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  5. "I do not know any politician…

"I do not know any politicians."

Translation:Én nem ismerek politikusokat.

August 24, 2016



What about "Nem ismerek semmilyen politikusokat"

  • Don't want to report if it's wrong.


@Haroldnek: that would mean something like "Although I know some politicians, none of them are "not memorable" If you use "semmilyen", you describe the lack of their memorable qualities, but not deny that you know some politicians.

@Roberto343666: "semmit" means "nothing" in an accusative case, reference for inanimate objects and things. For persons you'd use "senkit", but that means "no one", therefore also cannot be used here.


This is why proper replies are important. The second part is correct, the first part, hmmm, very odd. I think your interpretation is rather forced and much less common than the interpretation the asker probably had in mind. You are interpreting "semmilyen politikus" as a characterless/featureless politician and putting it into a negative sentence - I think it's much more usual to interpret it as "not any kind" in a sentence like this. We do use "Nem ismerek semmilyen politikusokat" kind of sentences quite often to strongly emphasize the lack of the given part of speech - although I think it's more common for the noun to be in the singular.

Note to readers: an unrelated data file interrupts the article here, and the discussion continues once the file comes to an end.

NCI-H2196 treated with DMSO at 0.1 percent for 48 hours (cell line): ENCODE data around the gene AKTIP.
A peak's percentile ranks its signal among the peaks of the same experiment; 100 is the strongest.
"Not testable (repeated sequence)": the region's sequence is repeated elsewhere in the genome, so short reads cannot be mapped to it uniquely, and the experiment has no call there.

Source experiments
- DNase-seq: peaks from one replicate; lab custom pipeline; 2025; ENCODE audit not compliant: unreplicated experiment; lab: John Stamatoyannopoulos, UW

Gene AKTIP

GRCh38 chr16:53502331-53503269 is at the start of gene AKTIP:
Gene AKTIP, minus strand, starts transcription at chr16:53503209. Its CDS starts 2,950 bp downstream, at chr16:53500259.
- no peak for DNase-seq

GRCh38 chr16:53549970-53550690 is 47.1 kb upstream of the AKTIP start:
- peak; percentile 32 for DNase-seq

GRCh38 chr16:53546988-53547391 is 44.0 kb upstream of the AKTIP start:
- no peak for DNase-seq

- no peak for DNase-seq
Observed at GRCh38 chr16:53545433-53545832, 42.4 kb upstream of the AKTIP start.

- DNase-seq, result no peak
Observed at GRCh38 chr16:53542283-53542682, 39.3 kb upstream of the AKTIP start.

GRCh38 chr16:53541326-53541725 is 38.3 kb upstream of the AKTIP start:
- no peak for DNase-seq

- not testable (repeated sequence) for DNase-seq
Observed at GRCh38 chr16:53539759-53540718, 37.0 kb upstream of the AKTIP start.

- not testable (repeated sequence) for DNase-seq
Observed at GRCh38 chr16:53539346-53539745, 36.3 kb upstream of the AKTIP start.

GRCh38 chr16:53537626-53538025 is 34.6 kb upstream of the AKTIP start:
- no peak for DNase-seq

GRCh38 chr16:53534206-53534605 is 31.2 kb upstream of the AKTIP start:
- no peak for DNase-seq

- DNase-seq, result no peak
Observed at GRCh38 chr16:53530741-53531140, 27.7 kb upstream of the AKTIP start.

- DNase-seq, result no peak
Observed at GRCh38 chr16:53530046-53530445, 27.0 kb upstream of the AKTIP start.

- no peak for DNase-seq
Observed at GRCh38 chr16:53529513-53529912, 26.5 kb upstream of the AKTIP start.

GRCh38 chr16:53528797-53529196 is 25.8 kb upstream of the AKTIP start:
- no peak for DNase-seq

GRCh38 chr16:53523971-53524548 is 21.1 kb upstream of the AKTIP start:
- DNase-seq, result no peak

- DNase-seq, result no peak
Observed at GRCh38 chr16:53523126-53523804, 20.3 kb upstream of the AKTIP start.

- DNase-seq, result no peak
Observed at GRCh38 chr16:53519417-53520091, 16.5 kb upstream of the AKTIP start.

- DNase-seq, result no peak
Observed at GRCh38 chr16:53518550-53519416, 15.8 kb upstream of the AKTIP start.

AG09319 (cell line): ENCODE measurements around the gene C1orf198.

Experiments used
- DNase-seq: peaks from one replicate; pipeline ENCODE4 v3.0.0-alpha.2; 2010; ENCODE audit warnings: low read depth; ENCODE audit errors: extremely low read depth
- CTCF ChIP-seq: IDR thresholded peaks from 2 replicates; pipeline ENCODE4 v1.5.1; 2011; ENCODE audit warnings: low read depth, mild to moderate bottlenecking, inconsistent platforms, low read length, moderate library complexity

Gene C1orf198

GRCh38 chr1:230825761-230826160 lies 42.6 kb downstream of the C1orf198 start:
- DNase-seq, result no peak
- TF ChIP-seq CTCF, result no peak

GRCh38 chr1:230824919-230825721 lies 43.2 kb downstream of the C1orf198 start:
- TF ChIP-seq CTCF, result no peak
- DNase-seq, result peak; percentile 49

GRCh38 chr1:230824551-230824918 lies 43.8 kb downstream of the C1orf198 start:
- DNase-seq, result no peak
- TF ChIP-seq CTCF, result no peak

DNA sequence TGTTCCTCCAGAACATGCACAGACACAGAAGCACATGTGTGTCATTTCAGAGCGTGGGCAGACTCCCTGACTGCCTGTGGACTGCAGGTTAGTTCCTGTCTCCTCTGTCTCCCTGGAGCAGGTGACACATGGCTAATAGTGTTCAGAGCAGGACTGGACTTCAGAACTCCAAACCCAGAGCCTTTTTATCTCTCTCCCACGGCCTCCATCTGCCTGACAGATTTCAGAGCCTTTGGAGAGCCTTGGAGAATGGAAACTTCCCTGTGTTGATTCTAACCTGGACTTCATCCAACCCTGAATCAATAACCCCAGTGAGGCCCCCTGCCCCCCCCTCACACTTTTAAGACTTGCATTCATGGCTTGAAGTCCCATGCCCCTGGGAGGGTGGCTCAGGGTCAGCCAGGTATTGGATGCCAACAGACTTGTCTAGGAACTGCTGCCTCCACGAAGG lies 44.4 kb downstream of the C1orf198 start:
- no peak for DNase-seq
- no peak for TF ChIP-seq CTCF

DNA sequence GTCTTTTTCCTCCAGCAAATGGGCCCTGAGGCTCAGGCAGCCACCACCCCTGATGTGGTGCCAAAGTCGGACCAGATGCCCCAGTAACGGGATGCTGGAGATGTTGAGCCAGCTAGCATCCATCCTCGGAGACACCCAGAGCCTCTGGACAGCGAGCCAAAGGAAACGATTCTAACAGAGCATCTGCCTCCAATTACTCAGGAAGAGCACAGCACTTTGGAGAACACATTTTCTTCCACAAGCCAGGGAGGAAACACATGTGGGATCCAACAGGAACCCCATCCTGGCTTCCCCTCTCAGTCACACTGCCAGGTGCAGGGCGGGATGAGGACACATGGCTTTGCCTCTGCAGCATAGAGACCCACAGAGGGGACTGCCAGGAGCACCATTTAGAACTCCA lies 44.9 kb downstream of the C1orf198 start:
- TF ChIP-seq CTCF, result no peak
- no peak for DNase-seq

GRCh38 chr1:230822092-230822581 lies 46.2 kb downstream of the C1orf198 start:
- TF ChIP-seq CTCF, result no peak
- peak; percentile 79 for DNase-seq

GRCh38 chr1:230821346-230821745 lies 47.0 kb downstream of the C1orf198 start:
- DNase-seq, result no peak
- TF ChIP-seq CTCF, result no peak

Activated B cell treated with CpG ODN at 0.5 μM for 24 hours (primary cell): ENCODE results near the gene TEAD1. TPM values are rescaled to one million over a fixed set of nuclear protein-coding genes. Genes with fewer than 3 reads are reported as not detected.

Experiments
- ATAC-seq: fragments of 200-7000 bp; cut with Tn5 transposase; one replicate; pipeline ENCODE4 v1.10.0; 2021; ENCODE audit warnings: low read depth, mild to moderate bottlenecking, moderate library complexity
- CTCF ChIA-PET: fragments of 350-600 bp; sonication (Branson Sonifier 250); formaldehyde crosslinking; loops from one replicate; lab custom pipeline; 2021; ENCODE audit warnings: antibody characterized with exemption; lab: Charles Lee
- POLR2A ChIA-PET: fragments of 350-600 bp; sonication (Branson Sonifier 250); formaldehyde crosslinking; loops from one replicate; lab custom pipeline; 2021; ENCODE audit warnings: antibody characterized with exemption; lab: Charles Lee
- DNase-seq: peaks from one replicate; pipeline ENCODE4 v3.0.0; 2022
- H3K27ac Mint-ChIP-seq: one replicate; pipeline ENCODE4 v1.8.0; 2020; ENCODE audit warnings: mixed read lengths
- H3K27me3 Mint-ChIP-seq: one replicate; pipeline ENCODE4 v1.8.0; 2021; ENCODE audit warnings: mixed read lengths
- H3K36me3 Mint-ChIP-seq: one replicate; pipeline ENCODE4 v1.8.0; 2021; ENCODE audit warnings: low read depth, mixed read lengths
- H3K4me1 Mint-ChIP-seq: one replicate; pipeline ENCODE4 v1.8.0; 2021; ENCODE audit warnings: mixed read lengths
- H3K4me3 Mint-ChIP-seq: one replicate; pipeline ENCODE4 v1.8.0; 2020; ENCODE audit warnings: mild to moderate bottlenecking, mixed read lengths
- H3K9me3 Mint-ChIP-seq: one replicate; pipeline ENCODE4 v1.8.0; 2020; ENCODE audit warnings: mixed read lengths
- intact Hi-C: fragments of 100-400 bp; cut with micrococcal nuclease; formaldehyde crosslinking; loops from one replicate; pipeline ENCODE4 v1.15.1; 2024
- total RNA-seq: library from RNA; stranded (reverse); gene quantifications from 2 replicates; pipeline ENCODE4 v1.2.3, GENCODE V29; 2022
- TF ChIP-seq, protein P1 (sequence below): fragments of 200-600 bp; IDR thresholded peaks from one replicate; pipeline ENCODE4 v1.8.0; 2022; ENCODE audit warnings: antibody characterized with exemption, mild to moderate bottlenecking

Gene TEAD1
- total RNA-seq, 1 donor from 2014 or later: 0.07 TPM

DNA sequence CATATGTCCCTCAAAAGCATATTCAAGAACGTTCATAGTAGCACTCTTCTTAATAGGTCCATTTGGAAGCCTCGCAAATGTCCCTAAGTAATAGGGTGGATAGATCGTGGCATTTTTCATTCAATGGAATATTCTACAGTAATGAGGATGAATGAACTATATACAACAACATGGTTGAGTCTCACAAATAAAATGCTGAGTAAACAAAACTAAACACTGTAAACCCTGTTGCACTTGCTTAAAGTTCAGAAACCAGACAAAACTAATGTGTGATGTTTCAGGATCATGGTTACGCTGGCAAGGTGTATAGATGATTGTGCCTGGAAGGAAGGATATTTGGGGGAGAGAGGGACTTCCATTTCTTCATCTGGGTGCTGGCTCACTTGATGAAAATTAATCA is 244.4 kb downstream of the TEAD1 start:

I was wondering the same, as any is not translated in the given answer. I answered "nem ismerek semmit politikusokat", and it was wrong.


Why not "én nem politikusokat ismerek"?


I am not a Hungarian speaker, but I think that would mean "I know people who are not politicians." Or, literally "I know not-politicians."


That's right. I do know people but they aren't politicians.


Why isn't "En nem tudom" okay? I've used tudni and ismerni interchagably?


tudni and ismerni are not interchangeable and, in fact, I think usually only one of them is appropriate at a time. tudni is to have knowledge or ability of something, like knowing how to swim or knowing where someone's house is. Whereas ismerni is to be familiar with somebody or something (usually people, but not always)

So, for example, maybe you "ismerem" your neighbor because you see him walking by and say hi every day, but you don't "tudom" his name; or you "ismerem" that restaurant that you ate at last night, but you don't "tudom" where exactly it is.


I'd like to add that definite conjugation isn't appropriate here anyway, no matter the verb. "any politicians", or literally more like "no politicians" is considered indefinite. So, "ismerem" is still a no, "ismerek" is a yes.

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